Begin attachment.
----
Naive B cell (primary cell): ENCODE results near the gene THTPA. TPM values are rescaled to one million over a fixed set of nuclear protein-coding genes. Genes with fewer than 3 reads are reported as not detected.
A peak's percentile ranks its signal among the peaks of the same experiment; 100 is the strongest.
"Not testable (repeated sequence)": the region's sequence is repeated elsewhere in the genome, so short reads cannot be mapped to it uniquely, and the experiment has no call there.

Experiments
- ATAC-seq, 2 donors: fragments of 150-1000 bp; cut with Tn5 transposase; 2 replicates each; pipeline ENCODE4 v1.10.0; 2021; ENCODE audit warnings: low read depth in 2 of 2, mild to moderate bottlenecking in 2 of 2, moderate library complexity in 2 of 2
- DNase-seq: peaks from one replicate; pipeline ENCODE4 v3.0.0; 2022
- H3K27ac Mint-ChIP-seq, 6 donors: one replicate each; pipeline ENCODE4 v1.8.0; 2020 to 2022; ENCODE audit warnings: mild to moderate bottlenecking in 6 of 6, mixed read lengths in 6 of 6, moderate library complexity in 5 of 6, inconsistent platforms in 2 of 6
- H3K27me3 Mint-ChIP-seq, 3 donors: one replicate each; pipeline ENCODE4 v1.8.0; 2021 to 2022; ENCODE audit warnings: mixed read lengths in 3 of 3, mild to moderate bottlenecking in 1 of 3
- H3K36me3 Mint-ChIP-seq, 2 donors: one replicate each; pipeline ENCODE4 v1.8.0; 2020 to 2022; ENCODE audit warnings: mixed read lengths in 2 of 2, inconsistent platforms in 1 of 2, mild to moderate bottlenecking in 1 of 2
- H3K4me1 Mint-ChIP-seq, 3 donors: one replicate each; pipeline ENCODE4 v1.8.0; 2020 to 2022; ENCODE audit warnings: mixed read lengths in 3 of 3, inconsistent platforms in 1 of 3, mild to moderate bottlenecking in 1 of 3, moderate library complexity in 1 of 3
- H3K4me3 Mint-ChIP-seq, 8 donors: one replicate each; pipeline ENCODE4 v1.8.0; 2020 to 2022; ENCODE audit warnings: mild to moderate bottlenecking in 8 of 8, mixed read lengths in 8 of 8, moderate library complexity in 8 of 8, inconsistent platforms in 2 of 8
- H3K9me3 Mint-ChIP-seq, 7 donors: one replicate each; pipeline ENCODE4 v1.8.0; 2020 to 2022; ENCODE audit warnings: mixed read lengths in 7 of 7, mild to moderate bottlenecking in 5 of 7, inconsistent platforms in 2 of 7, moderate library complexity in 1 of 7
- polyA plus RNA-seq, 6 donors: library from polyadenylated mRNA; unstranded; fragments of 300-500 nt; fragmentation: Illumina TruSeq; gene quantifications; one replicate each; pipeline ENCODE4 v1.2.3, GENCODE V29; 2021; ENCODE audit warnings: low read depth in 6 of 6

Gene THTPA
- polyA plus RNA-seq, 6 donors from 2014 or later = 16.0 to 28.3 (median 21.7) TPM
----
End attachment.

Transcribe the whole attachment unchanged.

Naive B cell (primary cell): ENCODE results near the gene THTPA. TPM values are rescaled to one million over a fixed set of nuclear protein-coding genes. Genes with fewer than 3 reads are reported as not detected.
A peak's percentile ranks its signal among the peaks of the same experiment; 100 is the strongest.
"Not testable (repeated sequence)": the region's sequence is repeated elsewhere in the genome, so short reads cannot be mapped to it uniquely, and the experiment has no call there.

Experiments
- ATAC-seq, 2 donors: fragments of 150-1000 bp; cut with Tn5 transposase; 2 replicates each; pipeline ENCODE4 v1.10.0; 2021; ENCODE audit warnings: low read depth in 2 of 2, mild to moderate bottlenecking in 2 of 2, moderate library complexity in 2 of 2
- DNase-seq: peaks from one replicate; pipeline ENCODE4 v3.0.0; 2022
- H3K27ac Mint-ChIP-seq, 6 donors: one replicate each; pipeline ENCODE4 v1.8.0; 2020 to 2022; ENCODE audit warnings: mild to moderate bottlenecking in 6 of 6, mixed read lengths in 6 of 6, moderate library complexity in 5 of 6, inconsistent platforms in 2 of 6
- H3K27me3 Mint-ChIP-seq, 3 donors: one replicate each; pipeline ENCODE4 v1.8.0; 2021 to 2022; ENCODE audit warnings: mixed read lengths in 3 of 3, mild to moderate bottlenecking in 1 of 3
- H3K36me3 Mint-ChIP-seq, 2 donors: one replicate each; pipeline ENCODE4 v1.8.0; 2020 to 2022; ENCODE audit warnings: mixed read lengths in 2 of 2, inconsistent platforms in 1 of 2, mild to moderate bottlenecking in 1 of 2
- H3K4me1 Mint-ChIP-seq, 3 donors: one replicate each; pipeline ENCODE4 v1.8.0; 2020 to 2022; ENCODE audit warnings: mixed read lengths in 3 of 3, inconsistent platforms in 1 of 3, mild to moderate bottlenecking in 1 of 3, moderate library complexity in 1 of 3
- H3K4me3 Mint-ChIP-seq, 8 donors: one replicate each; pipeline ENCODE4 v1.8.0; 2020 to 2022; ENCODE audit warnings: mild to moderate bottlenecking in 8 of 8, mixed read lengths in 8 of 8, moderate library complexity in 8 of 8, inconsistent platforms in 2 of 8
- H3K9me3 Mint-ChIP-seq, 7 donors: one replicate each; pipeline ENCODE4 v1.8.0; 2020 to 2022; ENCODE audit warnings: mixed read lengths in 7 of 7, mild to moderate bottlenecking in 5 of 7, inconsistent platforms in 2 of 7, moderate library complexity in 1 of 7
- polyA plus RNA-seq, 6 donors: library from polyadenylated mRNA; unstranded; fragments of 300-500 nt; fragmentation: Illumina TruSeq; gene quantifications; one replicate each; pipeline ENCODE4 v1.2.3, GENCODE V29; 2021; ENCODE audit warnings: low read depth in 6 of 6

Gene THTPA
- polyA plus RNA-seq, 6 donors from 2014 or later = 16.0 to 28.3 (median 21.7) TPM